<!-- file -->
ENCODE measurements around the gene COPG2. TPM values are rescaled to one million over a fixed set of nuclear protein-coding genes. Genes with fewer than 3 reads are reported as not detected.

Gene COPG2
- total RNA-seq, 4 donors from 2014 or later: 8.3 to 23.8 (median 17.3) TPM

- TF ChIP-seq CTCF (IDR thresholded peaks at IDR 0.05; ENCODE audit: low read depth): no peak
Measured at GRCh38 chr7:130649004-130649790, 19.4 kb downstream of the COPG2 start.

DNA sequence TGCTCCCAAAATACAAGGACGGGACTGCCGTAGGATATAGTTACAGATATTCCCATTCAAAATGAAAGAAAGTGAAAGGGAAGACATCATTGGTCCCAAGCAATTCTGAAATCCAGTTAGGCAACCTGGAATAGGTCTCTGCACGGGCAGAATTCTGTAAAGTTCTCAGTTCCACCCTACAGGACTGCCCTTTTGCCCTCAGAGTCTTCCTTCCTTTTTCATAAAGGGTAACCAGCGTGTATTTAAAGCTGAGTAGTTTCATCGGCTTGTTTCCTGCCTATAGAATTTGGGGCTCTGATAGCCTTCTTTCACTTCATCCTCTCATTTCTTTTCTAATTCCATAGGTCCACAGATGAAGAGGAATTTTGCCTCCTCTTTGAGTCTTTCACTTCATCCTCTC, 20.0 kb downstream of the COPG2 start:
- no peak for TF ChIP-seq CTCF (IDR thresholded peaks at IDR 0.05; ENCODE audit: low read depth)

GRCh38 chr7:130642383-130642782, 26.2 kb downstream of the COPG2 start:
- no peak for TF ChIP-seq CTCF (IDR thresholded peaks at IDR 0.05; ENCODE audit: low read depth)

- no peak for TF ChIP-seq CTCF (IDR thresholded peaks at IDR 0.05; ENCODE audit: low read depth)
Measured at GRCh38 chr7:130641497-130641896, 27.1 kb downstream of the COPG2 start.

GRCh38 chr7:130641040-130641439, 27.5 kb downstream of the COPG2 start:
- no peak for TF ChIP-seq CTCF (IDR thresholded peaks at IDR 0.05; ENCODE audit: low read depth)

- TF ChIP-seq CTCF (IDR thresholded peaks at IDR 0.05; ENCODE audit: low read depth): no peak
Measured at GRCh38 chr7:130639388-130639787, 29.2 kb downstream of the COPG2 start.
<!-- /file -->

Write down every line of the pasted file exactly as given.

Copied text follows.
ENCODE measurements around the gene COPG2. TPM values are rescaled to one million over a fixed set of nuclear protein-coding genes. Genes with fewer than 3 reads are reported as not detected.

Gene COPG2
- total RNA-seq, 4 donors from 2014 or later: 8.3 to 23.8 (median 17.3) TPM

- TF ChIP-seq CTCF (IDR thresholded peaks at IDR 0.05; ENCODE audit: low read depth): no peak
Measured at GRCh38 chr7:130649004-130649790, 19.4 kb downstream of the COPG2 start.

DNA sequence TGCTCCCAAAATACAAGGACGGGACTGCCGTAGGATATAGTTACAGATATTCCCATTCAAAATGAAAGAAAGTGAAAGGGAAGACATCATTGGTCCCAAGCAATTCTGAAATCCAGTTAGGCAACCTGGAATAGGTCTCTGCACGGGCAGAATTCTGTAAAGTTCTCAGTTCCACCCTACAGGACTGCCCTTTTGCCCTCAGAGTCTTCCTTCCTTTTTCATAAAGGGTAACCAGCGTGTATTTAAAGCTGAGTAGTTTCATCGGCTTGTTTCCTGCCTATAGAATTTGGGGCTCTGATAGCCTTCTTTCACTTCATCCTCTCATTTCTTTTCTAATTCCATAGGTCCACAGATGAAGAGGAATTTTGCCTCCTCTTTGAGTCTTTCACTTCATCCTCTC, 20.0 kb downstream of the COPG2 start:
- no peak for TF ChIP-seq CTCF (IDR thresholded peaks at IDR 0.05; ENCODE audit: low read depth)

GRCh38 chr7:130642383-130642782, 26.2 kb downstream of the COPG2 start:
- no peak for TF ChIP-seq CTCF (IDR thresholded peaks at IDR 0.05; ENCODE audit: low read depth)

- no peak for TF ChIP-seq CTCF (IDR thresholded peaks at IDR 0.05; ENCODE audit: low read depth)
Measured at GRCh38 chr7:130641497-130641896, 27.1 kb downstream of the COPG2 start.

GRCh38 chr7:130641040-130641439, 27.5 kb downstream of the COPG2 start:
- no peak for TF ChIP-seq CTCF (IDR thresholded peaks at IDR 0.05; ENCODE audit: low read depth)

- TF ChIP-seq CTCF (IDR thresholded peaks at IDR 0.05; ENCODE audit: low read depth): no peak
Measured at GRCh38 chr7:130639388-130639787, 29.2 kb downstream of the COPG2 start.